Simplified lineup, still lots of choices

For 2017, the 500L comes in Pop, Trekking, and Lounge models. All versions include air conditioning, cruise control, a trip computer, steering-wheel controls, tilt/telescopic steering, and a multi-position cargo-area panel. Six-speaker sound is also included, with the Uconnect 5.0 system, offering a 5.0-inch touch screen, voice commands for the radio, hands-free calling, Bluetooth audio streaming, and a media hub with USB and aux-in ports.

The Trekking models add lots of “rugged” appearance extras, including special wheel moldings, larger 17-inch wheels, fog lamps, and two-piece front and rear fascias, plus a unique-to-the-model, two-tone black/brown interior with low-back bucket seats. Finally, top-level Lounge models include power heated leather front seats, driver lumbar adjustment, split-folding rear seatbacks with fore-aft adjustment (and recline/tumble), fog lamps, and a dual-zone climate control system.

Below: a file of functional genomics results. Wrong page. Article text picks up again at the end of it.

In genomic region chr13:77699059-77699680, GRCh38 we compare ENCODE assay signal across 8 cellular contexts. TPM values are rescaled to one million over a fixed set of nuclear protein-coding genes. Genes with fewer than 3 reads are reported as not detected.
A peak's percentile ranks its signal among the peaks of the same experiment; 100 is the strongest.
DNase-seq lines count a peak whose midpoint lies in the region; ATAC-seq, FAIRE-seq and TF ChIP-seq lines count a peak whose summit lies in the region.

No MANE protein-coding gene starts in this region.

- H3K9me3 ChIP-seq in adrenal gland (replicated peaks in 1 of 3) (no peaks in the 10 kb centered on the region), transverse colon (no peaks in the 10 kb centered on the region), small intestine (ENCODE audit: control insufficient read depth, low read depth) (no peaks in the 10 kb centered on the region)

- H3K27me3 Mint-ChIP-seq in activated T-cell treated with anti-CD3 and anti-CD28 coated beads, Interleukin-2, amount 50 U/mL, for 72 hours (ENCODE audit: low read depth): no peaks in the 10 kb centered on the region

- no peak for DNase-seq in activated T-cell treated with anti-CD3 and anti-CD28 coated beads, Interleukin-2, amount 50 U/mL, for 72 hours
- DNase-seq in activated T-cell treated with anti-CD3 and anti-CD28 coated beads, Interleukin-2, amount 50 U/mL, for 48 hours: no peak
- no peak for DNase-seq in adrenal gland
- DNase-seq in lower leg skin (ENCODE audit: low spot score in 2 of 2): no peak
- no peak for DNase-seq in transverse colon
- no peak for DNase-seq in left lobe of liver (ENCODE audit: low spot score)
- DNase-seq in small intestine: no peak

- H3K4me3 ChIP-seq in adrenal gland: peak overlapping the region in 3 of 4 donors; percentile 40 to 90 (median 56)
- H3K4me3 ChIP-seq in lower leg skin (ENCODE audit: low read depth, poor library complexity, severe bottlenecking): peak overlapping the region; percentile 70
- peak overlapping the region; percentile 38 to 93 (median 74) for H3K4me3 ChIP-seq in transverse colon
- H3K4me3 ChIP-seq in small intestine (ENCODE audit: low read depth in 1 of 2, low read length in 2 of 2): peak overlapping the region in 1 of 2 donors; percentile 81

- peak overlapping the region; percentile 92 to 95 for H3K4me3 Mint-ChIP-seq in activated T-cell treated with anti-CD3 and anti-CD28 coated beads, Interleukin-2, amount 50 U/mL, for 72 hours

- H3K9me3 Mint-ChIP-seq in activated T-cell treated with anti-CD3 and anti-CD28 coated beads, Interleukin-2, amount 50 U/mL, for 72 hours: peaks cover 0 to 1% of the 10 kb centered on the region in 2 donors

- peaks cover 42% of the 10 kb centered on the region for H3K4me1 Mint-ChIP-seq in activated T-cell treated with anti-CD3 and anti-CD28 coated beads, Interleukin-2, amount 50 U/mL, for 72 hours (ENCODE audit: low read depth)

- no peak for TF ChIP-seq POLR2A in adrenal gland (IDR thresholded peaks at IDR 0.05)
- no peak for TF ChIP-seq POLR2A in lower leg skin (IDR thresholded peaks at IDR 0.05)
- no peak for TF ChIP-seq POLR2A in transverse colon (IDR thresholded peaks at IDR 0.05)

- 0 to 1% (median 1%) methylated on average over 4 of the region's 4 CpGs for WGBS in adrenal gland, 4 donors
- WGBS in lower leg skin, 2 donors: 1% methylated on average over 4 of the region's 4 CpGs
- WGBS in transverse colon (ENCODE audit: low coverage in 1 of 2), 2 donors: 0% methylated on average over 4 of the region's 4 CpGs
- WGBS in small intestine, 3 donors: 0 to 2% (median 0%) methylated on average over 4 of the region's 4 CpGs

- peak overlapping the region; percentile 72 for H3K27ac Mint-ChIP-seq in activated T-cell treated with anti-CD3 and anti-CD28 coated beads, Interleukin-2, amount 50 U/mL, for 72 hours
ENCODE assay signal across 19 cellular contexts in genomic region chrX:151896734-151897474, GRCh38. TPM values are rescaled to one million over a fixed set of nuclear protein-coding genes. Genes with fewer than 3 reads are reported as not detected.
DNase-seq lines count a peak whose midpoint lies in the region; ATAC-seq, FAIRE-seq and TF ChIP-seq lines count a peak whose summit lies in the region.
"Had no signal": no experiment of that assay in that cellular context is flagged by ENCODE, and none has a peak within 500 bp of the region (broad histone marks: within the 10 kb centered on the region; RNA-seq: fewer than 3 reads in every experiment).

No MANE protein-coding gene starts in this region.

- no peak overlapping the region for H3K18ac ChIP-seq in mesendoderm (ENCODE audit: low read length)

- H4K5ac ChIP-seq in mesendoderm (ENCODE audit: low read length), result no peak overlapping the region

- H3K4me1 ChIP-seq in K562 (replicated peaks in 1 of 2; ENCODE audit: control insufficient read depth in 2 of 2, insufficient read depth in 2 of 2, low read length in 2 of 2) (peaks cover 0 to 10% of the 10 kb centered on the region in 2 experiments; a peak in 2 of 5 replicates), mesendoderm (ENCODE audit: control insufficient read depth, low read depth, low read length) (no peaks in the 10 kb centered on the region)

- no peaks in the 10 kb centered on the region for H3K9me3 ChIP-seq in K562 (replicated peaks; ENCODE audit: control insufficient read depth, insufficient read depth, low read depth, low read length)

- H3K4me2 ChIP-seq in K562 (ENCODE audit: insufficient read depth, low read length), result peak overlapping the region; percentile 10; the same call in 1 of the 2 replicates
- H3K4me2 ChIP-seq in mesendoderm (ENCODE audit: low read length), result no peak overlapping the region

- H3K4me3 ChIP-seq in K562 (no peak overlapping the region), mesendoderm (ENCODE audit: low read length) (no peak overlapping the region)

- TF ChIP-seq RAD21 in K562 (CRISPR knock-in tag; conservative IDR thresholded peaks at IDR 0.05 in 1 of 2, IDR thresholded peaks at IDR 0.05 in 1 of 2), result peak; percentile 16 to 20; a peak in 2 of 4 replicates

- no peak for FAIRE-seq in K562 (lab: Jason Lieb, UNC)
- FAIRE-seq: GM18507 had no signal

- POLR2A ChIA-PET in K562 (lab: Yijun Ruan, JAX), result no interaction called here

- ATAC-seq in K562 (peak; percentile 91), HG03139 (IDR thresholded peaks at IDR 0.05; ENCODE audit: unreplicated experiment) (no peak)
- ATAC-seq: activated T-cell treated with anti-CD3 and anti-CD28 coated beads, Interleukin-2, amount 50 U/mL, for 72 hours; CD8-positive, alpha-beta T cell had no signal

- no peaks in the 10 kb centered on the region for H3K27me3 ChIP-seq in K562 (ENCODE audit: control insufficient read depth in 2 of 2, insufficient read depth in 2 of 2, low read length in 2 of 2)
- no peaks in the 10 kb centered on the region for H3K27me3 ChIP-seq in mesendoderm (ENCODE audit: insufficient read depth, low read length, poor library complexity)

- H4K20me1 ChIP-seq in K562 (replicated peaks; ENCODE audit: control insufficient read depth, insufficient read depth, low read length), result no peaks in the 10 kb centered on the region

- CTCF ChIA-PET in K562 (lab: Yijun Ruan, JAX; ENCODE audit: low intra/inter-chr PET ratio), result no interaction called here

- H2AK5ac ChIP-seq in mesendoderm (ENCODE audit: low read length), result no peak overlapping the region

Fiat offers customization options familiar to Mini shoppers, including a roof in contrasting colors and various wheels. Each trim level has a handful of available “Collections,” which bundle options like nav, parking sensors, the sunroof, a rearview camera, and satellite radio at a slight discount. A Beats Audio system is also available, and the Urbana Appearance Package for the Trekking model adds black wheels, trim, and accents.

An available Uconnect 6.5 system provides a larger 6.5-inch screen, an SD card slot, text-message readback, and dealer-programmed navigation. The navigation is rudimentary, the screen remains small, and the maps themselves are hard to scale quickly. A good smartphone and a suction-cup mount is a better solution.